Major Restructuring Began in 1996

During 1996 the company made several major changes. It announced that it would change its name to Binks Sames at the April 1997 annual meeting. The new name reflected the global nature of the company and recognized the contributions and achievements of the company's French subsidiary, Sames, S.A.

A worldwide strategic plan was developed by senior management and the board of directors. The company and its 13 subsidiaries reorganized sales and marketing functions into three geographic groups--the Americas, Europe, and the Pacific Rim--and one Global Automotive Group. Product management was organized worldwide into three groups: standard products, engineered (industrial) systems, and automotive paint systems. Standard products consisted of the many components used in the spray finishing process, including spray guns, fluid handling equipment, and accessories. Engineered systems consisted of specialty products together with standard components to compose finishing systems. Automotive paint systems included automatic electrostatic paint application machines as well as paint circulation equipment. Research and development, product manufacturing, and distribution were restructured into coordinated worldwide activities.

Significant management changes included the election of a new chairman of the board, John J. Schornack, and a new president and CEO, Doran J. Unschuld. Burke B. Roche, former president and CEO, was named Chairman Emeritus. Terence P. Roche, newly named executive vice president, was put in charge of leading the new management team to implement the worldwide strategic plan. He had ten years' experience with the company, most recently as sales executive for the Industrial Equipment Division.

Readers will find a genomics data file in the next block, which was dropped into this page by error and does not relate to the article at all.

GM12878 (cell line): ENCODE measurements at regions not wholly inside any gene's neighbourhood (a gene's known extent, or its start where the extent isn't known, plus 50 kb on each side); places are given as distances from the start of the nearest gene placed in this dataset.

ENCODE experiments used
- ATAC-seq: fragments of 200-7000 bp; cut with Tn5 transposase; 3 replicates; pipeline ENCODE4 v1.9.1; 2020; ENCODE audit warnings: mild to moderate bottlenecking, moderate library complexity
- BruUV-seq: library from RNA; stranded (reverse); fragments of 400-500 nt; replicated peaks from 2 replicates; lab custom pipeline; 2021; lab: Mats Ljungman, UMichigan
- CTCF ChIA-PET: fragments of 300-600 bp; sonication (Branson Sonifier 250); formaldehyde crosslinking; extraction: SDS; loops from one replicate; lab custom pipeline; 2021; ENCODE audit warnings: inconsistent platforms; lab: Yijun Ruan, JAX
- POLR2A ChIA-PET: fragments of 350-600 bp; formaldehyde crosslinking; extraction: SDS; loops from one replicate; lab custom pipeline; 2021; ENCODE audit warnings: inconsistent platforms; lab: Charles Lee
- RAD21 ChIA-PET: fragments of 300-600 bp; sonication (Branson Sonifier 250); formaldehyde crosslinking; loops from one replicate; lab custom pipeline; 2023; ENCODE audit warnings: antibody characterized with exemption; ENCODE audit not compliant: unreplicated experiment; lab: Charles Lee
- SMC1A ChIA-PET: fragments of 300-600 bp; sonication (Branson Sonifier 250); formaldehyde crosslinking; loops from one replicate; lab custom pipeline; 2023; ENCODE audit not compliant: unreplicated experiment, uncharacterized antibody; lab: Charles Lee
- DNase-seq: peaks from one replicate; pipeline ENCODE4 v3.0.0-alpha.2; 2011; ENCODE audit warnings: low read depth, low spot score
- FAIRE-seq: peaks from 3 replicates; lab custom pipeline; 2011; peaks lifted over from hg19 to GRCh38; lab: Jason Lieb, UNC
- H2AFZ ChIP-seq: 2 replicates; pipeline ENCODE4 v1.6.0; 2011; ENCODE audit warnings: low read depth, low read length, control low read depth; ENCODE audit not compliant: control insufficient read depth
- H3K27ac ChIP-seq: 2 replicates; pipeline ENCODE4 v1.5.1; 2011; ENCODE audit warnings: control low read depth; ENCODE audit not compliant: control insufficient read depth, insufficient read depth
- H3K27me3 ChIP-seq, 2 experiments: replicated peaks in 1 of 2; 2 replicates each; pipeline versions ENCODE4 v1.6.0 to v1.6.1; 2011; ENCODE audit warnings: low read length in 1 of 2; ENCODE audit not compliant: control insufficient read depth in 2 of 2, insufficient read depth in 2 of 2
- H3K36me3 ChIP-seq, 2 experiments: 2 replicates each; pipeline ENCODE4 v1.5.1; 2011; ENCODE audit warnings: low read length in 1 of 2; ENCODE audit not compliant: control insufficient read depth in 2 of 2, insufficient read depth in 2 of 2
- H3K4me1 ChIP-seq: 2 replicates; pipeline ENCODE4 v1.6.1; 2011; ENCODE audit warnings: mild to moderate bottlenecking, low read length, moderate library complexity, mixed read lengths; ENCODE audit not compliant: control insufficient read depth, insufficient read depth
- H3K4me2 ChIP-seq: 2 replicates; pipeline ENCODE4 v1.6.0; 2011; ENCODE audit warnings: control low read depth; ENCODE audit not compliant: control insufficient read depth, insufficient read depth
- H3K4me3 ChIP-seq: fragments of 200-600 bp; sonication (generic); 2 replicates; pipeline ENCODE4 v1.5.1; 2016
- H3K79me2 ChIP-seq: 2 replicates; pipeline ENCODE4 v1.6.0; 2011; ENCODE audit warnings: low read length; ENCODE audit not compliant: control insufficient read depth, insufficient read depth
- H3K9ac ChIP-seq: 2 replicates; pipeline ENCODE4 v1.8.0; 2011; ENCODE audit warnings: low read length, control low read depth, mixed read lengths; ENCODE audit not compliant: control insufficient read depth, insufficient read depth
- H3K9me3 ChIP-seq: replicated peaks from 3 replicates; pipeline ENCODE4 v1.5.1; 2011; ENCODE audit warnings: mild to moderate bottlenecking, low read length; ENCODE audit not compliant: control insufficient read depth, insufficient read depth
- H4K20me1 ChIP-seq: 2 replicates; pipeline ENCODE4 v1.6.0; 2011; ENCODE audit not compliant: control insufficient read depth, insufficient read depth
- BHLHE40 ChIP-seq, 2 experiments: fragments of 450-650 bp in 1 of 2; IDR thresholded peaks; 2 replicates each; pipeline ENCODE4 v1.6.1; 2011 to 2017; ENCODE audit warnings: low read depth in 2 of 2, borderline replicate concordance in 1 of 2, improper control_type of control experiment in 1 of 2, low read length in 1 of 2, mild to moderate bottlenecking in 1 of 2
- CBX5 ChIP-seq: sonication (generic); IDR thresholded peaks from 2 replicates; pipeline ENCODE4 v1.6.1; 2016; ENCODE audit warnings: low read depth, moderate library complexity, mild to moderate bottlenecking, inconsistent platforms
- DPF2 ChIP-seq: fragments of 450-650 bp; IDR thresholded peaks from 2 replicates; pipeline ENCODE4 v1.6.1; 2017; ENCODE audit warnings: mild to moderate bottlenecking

Binks also completed its product rationalization program, in which the board and management thoroughly reviewed each product offering. Begun in 1993, the program was designed to improve production efficiency, speed deliveries, reduce inventories, and alleviate product shortages. Phase I of the program consisted of a series of product rationalization meetings to determine the obsolescence of a number of items. Phase II, completed in 1994, identified nearly 400 items to be eliminated, including 39 different models of spray guns. After identifying slow-moving and unprofitable items, the company dropped 60 percent of its engineered products and 45 percent of its standard spray equipment by the end of the first quarter of 1997. These products had contributed $16 million in annual sales.